Corey Adams' new promo for Death From Above 1979 is a bizarre tale of ignorance through material excess.
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Amber Bain – aka The Japanese House – takes a curious and colourful journey through an ever-evolving film set that's mind-bending and whimsical in equal measure, in Lucy Tcherniak's charmingly handmade video for I Saw You In A Dream.
A teenage boy lives his most hedonistic life in Ill Studio's video for Soulwax.
Getting into trouble is part of what makes adolescence so damn fun, but when you look back with the clarity of time you never quite seem as edgy as you thought you were. (One look at your Facebook posts from four years ago should be an unwelcome reminder of this).
Just in time for the Twin Peaks revival, Vasilisa Forbes brings us a music video for a deep house track by Jimpster that is very David Lynch.
Joseph Wright juxtaposes apathy and action in this black & white docu-style narrative piece.
The video cuts between a group of teenagers idly killing time and sequences of footage from actual riots. It has the same strange teenage apathy that Spike Jonze's video for Arcade Fire's The Suburbs, only with a little more European hopelessness.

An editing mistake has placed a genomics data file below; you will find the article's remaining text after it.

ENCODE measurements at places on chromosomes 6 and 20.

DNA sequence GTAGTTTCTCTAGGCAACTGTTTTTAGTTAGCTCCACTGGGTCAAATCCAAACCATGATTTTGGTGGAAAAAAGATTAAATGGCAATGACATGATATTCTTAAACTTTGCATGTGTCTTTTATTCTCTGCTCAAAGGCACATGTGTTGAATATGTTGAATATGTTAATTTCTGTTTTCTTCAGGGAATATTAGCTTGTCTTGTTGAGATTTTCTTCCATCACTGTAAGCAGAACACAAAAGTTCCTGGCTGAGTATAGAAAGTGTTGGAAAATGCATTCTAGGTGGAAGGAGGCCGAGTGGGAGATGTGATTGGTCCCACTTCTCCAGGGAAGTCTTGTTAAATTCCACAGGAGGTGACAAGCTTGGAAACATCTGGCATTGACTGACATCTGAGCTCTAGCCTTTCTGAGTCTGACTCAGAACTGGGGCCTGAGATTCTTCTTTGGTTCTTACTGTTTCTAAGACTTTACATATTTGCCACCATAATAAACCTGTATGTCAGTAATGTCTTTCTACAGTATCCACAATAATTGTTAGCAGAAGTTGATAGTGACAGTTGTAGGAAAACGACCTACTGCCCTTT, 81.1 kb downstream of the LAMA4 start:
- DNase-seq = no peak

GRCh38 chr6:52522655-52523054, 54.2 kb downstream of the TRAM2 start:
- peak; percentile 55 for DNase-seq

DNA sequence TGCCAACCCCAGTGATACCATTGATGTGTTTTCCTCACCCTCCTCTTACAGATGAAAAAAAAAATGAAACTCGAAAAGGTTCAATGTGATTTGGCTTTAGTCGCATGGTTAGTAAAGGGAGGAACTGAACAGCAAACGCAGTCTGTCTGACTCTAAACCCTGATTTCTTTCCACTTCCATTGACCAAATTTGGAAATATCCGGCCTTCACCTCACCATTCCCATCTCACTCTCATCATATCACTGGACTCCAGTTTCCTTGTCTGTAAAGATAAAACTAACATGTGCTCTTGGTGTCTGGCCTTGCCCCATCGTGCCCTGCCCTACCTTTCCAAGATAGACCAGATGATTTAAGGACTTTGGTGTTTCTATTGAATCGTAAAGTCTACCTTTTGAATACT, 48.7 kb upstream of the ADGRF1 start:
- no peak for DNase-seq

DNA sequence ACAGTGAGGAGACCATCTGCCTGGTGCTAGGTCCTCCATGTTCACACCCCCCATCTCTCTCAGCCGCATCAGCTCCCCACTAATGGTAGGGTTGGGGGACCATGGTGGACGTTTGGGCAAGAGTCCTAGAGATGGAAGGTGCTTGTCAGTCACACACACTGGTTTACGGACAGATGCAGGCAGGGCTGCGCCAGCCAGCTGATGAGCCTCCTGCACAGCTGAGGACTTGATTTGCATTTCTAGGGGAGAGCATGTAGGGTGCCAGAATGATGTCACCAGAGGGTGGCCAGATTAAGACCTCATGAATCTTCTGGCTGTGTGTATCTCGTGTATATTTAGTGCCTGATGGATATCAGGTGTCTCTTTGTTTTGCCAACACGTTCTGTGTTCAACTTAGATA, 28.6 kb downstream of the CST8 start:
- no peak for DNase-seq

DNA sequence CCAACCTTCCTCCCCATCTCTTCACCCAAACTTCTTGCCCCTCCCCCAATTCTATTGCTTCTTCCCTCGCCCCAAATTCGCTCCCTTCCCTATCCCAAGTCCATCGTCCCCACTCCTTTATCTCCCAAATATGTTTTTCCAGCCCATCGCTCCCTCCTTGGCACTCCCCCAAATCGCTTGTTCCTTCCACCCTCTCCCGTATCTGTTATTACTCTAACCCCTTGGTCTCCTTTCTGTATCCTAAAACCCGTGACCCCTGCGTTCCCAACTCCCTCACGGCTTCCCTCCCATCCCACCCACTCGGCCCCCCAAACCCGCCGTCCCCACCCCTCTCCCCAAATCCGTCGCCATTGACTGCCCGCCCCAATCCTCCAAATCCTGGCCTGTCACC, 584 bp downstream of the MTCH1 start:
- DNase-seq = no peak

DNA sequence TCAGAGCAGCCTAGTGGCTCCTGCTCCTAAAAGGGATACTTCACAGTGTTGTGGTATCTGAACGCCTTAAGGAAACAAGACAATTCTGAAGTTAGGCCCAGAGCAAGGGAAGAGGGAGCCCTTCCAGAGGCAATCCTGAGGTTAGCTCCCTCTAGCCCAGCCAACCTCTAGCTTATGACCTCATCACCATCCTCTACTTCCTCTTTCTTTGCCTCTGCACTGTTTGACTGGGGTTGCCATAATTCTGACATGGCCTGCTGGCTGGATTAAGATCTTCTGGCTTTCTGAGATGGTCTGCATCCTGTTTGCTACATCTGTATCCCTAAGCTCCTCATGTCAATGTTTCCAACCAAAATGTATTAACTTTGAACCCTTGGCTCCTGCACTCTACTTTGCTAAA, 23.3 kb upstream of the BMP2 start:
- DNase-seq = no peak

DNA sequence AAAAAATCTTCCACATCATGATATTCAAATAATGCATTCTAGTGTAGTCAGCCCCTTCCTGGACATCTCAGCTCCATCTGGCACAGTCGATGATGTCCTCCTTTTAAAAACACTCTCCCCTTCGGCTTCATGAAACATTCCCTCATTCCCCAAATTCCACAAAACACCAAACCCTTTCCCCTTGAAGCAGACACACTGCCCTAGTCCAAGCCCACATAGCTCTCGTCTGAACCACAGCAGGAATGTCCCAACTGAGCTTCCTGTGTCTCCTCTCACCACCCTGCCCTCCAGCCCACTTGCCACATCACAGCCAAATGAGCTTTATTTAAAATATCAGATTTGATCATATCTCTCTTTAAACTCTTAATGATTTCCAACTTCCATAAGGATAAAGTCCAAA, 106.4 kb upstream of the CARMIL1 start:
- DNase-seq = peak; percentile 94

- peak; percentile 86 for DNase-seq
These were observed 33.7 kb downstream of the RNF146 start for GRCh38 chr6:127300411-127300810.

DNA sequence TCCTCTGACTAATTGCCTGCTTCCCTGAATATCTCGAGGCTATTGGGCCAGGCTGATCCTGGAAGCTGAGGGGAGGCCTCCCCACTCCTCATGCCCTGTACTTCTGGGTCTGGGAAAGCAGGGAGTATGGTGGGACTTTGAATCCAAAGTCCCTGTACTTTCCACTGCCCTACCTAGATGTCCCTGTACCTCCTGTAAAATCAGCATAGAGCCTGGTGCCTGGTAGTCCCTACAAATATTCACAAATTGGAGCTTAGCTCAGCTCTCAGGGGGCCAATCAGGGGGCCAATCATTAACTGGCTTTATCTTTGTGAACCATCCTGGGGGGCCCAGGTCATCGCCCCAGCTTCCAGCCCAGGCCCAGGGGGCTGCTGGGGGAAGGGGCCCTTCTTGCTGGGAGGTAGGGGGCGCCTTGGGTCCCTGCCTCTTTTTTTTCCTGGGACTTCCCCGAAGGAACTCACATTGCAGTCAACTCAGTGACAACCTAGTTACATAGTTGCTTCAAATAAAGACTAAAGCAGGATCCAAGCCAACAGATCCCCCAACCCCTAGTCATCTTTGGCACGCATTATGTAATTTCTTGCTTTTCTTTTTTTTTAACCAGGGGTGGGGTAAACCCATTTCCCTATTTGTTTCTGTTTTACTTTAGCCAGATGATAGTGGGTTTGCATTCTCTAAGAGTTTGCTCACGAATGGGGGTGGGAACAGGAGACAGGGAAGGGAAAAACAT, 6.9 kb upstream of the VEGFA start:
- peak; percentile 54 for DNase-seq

Young Replicant's video for Alt-J is a beautiful death march frozen in time.
The six-minute black & white clip is a moody, poetic journey into the afterlife. Time around the grief-stricken in this small Mexican community slows almost to a standstill as they mourn the loss of a young woman - who is seen alive with her grandmother in the first moments of the piece.
Björk's VR film finally gets an adapted music video release to the wider world and, of course, it's a treat.
Natalie Portman stars in James Blake's latest video directed by Anna Rose Holmer. Portman is heavily pregnant in this clip, shot just days before she gave birth, and we watch as she gracefully dives underwater and lies on her bed, contemplating the coming days.